Charaka Samhita deals elaborately with subjects such as foetal generation and development, anatomy of the human body, function and malfunction of the body depending upon the equilibrium or otherwise of the three humours of the body, viz., of vayu, pitta and kapha. It describes etiology, classification, pathology, diagnosis treatment of various diseases and the science of rejuvenation of the body. It discusses elaborately the etiology of diseases on the basis of the tridosa theory. It gives a detailed description of the various diseases including those of the eyes, the female genital organs, normal and abnormal deliveries and diseases of the children. Charaka’s materia medica consists chiefly of vegetable products though animal and earthy products are also included in it. All these drugs are classified into 50 groups on the basis of their action on the body.
This vast treatise also gives an idea of the various categories of the practitioners of the healing art, specialization in different medical subjects, physicians and their fees, nursing care, centers of medical learning, schools of philosophy such as Nyaya and Vaiseshika which formed the fundamental basis of medical theories, medical botany and classification of the animal kingdom, particularly in regard to properties of their flesh etc. It also describes various customs, tradition, legends, routine of daily life, habits of smoking and drinking, dress and clothing of the people of that era.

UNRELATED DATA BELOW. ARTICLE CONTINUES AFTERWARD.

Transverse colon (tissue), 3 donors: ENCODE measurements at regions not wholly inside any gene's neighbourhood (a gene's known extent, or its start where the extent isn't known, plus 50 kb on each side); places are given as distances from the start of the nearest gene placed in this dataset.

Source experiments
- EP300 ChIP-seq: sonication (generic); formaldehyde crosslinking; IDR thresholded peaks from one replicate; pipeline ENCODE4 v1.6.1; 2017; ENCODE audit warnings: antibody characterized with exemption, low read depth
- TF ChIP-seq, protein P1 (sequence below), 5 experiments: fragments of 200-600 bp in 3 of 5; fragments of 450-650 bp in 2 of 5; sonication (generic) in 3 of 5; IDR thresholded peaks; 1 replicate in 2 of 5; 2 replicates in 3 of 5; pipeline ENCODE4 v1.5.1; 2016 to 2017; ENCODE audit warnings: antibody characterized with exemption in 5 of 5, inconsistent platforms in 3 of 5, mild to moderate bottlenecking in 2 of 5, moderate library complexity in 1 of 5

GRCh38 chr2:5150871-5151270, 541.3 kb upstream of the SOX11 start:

Commentary on Charaka Samhita by Chakrapanidatta, called Charaka Tatparya-Tika or Ayurveda Dipika, done in the eleventh century (A.D. 1066), is very famous.
Charaka Samhita was translated from Sanskrit into Arabic in the beginning of the eighth century and its name Sharaka Indianus occurs in the Latin translation of Avicenna, Razes, and Serapion, a translation of the Karka from Sanskrit into Persian and from Persian into Arabic is mentioned in the Fihrst (finished in A.D. 987). It is likewise mentioned by Alberuni. Charaka Samhita was first translated into English by A.C. Kaviratnain 1897.